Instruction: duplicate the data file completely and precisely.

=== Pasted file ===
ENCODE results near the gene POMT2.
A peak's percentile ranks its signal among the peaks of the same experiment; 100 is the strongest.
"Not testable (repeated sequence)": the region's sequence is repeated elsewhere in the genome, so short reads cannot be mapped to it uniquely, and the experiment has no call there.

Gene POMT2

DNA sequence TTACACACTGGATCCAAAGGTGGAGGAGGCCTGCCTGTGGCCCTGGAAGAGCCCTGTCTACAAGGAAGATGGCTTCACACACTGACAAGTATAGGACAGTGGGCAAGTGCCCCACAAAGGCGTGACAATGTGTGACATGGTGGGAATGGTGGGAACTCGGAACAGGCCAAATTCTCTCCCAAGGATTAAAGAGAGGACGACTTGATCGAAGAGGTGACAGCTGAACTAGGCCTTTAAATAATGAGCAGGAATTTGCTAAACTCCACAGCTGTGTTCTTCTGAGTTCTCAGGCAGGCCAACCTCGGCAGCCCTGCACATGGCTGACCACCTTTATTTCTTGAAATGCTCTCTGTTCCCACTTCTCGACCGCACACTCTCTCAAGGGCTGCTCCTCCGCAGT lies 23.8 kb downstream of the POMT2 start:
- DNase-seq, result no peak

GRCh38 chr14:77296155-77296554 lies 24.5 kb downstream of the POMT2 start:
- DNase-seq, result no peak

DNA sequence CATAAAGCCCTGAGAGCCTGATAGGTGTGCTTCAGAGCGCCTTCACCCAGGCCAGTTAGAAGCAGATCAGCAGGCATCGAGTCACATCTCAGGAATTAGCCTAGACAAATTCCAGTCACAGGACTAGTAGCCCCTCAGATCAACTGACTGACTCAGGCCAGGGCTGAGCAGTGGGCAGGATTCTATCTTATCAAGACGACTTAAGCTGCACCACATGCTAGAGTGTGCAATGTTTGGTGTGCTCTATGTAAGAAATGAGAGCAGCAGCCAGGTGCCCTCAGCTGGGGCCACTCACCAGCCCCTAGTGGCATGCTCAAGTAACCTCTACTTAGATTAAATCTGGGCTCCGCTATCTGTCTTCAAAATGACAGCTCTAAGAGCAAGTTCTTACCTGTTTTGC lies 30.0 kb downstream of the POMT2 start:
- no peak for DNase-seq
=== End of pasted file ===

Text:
ENCODE results near the gene POMT2.
A peak's percentile ranks its signal among the peaks of the same experiment; 100 is the strongest.
"Not testable (repeated sequence)": the region's sequence is repeated elsewhere in the genome, so short reads cannot be mapped to it uniquely, and the experiment has no call there.

Gene POMT2

DNA sequence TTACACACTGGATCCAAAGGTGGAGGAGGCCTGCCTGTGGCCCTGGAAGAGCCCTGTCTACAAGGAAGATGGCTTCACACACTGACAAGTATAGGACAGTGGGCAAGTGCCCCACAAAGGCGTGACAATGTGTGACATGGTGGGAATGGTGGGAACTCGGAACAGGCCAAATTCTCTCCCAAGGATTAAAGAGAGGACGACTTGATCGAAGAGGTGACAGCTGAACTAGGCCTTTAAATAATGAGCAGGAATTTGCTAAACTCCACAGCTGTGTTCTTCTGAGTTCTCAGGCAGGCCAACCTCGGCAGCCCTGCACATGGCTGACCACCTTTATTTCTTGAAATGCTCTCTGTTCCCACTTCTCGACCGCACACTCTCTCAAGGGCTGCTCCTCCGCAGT lies 23.8 kb downstream of the POMT2 start:
- DNase-seq, result no peak

GRCh38 chr14:77296155-77296554 lies 24.5 kb downstream of the POMT2 start:
- DNase-seq, result no peak

DNA sequence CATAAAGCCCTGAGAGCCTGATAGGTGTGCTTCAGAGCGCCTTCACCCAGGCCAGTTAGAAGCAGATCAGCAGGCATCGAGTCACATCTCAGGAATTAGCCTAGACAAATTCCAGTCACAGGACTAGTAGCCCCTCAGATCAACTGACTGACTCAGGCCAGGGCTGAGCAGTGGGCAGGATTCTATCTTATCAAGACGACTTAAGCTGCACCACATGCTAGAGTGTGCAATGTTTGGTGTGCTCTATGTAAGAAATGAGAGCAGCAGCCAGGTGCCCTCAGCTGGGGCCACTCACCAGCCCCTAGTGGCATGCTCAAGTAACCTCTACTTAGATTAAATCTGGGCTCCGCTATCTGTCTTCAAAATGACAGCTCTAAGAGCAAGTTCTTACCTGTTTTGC lies 30.0 kb downstream of the POMT2 start:
- no peak for DNase-seq